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David Orazietti at Queen's Park in Toronto on Feb. 11, 2013.STRINGER/CANADA/Reuters

The cabinet minister in charge of Ontario's troubled prison system has abruptly resigned six turbulent months into the job.

David Orazietti, the province's minister of community safety and correctional services, announced his immediate resignation from cabinet Friday afternoon in his hometown of Sault Ste. Marie. His departure throws one of the government's stickiest files into chaos and sets up what is likely to be a hard-fought by-election in one of the governing Liberals' few remaining redoubts in Northern Ontario.

His resignation comes after a difficult legislative session, in which the government faced repeated criticism for violent, understaffed prisons and dire cell conditions. The crisis came to a head with the case of Adam Capay, a prisoner at the Thunder Bay Jail whose plight became the subject of a series of Globe and Mail articles this fall after the province's human-rights commissioner revealed that the inmate was confined to a windowless solitary cell with 24-hour light.

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Mr. Orazietti said he would leave cabinet immediately and quit his Sault Ste. Marie seat at the end of the month. In a phone interview with The Globe, he said he resigned for his family's sake and rejected any suggestion that the Capay controversy or differences within cabinet led to his departure.

"It's fair to say that none of that played a role in anything," he said from his constituency office in Sault Ste. Marie. "In fact, the progress we've made over the last six months made the decision more difficult in that I can see us moving forward. Quite frankly, I think we've turned the corner in this ministry in many respects."

Indeed, things seemed to be looking up for Mr. Orazietti this week when he announced Thursday a much-needed boost of 239 new corrections staff to work on solitary confinement and mental-health issues – two flashpoints for the ministry in recent months.

First elected to Sault Ste. Marie council at the age of 28, he won election to provincial office in 2003. He spent a decade on the backbench before Premier Kathleen Wynne elevated him to cabinet as natural resources minister in 2013. He was moved to government and consumer services after the 2014 election.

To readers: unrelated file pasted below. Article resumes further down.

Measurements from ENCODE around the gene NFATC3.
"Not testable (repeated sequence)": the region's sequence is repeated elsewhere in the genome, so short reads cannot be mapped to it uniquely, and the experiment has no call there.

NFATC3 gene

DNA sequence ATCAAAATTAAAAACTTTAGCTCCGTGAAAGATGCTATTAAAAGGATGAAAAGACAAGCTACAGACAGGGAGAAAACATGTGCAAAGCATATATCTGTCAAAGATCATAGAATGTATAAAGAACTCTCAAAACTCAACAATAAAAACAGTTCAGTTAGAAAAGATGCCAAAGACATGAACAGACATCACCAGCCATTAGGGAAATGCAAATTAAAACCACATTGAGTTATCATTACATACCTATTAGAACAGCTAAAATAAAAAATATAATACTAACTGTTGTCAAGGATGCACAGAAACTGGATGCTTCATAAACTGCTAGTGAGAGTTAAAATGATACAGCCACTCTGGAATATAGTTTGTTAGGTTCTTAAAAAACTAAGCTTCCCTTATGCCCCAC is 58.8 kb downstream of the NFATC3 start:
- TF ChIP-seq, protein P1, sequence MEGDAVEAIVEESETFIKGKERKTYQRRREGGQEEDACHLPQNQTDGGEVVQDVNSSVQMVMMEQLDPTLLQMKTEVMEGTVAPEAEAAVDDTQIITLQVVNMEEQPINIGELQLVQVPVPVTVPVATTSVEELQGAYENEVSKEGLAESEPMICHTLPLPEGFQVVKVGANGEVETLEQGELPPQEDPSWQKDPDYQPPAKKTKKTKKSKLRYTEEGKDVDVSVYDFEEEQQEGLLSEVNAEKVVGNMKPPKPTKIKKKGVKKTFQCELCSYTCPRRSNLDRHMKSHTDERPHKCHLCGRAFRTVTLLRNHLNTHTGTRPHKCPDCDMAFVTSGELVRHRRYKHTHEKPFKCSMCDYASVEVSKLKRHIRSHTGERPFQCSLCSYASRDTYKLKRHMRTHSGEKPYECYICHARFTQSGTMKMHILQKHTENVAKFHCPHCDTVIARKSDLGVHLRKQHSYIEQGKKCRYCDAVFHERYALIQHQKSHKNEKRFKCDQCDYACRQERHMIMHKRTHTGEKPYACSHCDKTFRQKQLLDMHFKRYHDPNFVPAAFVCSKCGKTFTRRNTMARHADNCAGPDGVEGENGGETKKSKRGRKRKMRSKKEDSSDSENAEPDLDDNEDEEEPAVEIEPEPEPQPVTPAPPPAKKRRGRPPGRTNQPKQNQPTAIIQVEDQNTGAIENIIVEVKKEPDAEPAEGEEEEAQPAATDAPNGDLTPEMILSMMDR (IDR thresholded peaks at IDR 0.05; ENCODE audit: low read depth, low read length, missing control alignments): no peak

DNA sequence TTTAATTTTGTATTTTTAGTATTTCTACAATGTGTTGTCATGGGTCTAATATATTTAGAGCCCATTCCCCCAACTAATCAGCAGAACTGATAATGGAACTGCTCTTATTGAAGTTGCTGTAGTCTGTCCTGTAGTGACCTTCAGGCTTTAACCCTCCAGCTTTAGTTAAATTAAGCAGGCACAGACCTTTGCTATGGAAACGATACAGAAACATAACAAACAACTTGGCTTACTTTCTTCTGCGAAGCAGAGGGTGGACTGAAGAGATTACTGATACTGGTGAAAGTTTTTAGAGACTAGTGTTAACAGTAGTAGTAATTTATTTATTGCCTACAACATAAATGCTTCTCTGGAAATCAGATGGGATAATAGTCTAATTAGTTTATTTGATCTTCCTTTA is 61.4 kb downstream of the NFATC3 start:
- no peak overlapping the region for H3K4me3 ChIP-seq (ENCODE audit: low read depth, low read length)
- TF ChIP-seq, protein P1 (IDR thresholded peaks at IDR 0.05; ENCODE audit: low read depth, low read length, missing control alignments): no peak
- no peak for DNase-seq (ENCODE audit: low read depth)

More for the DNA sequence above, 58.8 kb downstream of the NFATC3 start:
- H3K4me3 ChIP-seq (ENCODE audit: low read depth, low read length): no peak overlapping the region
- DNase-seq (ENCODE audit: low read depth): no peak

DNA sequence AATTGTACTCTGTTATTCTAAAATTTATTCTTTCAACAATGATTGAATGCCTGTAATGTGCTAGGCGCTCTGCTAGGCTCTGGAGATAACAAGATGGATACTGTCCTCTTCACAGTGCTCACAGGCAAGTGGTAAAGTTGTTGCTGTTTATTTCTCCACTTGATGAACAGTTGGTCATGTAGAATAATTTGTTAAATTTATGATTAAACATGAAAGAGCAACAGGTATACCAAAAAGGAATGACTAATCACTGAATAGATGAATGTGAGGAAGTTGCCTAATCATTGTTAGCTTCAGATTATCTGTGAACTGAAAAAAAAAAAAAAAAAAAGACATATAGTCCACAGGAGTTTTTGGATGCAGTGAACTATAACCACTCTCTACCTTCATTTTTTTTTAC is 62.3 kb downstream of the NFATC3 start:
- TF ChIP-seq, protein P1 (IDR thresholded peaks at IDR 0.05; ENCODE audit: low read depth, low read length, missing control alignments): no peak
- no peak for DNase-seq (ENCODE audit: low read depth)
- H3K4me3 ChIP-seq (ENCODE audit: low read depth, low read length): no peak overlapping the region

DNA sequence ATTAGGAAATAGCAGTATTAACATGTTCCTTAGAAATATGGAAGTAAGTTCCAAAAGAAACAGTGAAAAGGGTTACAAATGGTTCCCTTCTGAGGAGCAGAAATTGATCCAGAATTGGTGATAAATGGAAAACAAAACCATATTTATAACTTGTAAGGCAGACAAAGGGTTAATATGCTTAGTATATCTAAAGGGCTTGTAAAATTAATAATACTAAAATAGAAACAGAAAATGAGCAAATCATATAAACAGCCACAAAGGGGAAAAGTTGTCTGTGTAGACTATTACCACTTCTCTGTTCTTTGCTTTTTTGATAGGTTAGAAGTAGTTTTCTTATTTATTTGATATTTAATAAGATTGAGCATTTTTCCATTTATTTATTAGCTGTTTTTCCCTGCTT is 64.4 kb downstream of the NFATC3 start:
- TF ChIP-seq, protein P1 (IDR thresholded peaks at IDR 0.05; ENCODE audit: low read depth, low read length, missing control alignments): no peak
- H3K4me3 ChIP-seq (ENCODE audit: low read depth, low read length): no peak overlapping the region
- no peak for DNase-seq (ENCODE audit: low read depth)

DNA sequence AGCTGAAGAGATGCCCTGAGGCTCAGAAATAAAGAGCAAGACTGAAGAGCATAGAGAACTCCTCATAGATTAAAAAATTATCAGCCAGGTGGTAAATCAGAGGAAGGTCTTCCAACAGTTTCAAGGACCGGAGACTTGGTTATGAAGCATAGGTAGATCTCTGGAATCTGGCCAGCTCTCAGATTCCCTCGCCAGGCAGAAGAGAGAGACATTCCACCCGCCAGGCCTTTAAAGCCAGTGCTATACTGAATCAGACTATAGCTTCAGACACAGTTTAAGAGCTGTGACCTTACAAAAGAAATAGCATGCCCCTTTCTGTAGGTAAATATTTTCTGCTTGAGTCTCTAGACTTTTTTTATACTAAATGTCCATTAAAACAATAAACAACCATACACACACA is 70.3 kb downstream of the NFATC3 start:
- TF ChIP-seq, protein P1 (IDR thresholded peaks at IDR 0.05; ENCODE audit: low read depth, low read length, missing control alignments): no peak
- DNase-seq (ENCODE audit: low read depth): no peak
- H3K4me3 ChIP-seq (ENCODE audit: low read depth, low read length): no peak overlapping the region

Last June, he was promoted to community safety and correctional services, inheriting multiple crises from the previous minister, Yasir Naqvi: a dysfunctional new superjail in Etobicoke, continuing fallout at Ottawa-Carleton Detention Centre over the use of shower stalls as cells and chronic understaffing.

This fall, he responded to a review of the province's solitary confinement practices by simply ordering another review.

Then, he found himself at the centre of the storm over Mr. Capay. Accused of killing another inmate in a fight, Mr. Capay has spent over four years awaiting trial, much of it in an acrylic-glass-lined cell with continuous light.

Subsequent Globe stories revealed that Mr. Naqvi had been alerted to Mr. Capay's circumstances months earlier and that another inmate had died in the same cell due in part to ventilation problems created by the acrylic glass.

Mr. Orazietti's initial response about the case was that it was an administrative decision. A day later, however, he announced the Mr. Capay's conditions would be improved, after he was moved to a cell with dimmable lights and access to a day room and showers.

Mr. Orazietti sometimes struggled to handle the communications on the hot seat. On one occasion when asked by a reporter who was to blame for the poor conditions at the Thunder Bay Jail, for instance, he stormed off after saying: "I know you want to place blame. I'm not placing blame on anyone … I know you want to place blame and I know that's the way you want to write some of the articles that you want to write."

Ms. Wynne on Friday announced that Labour Minister Kevin Flynn will temporarily take over Mr. Orazietti's portfolio on top of his current duties.

The resignation also sets the stage for a by-election in Sault Ste. Marie. Although the Liberals have won the seat by absolute majorities since 2003, the NDP would dearly love to add the riding to their Northern Ontario stronghold and are certain to fight hard for it. The Liberals have had a tough go in the polls over the past year, a result of anger over high electricity prices, the privatization of Hydro One and a string of ethics scandals.

"Minister Orazietti's resignation is a reflection of the tired, self-interested government that has held onto power for 13 long years," said Progressive Conservative Leader Patrick Brown in a statement.

Ms. Wynne, meanwhile, praised Mr. Orazietti for his "passionate, activist approach to making a positive difference in peoples' lives."

"Public service is a great honour, but it is not without sacrifice. Particularly for members who travel great distances to be at Queen's Park, the time away from family is hard. While I will personally miss David and his unshakeable focus on meeting the needs and expectations of the people we are honoured to serve, I am happy that his decision to step down as the MPP for Sault Ste. Marie will mean more time to spend with his wife, Jane, and their two children," she said in a statement.

Asked for his career plans, Mr. Orazietti said he had nothing scheduled beyond spending Christmas with his family. "I travel about 400 miles to go to work," he said. "When we started, our daughter was three years old. She's now 16. Our son wasn't around and he's going to be eight. This is a decision so that I'm able to spend more time with them. I've missed many of the milestones in their lives and made a personal sacrifice to do that."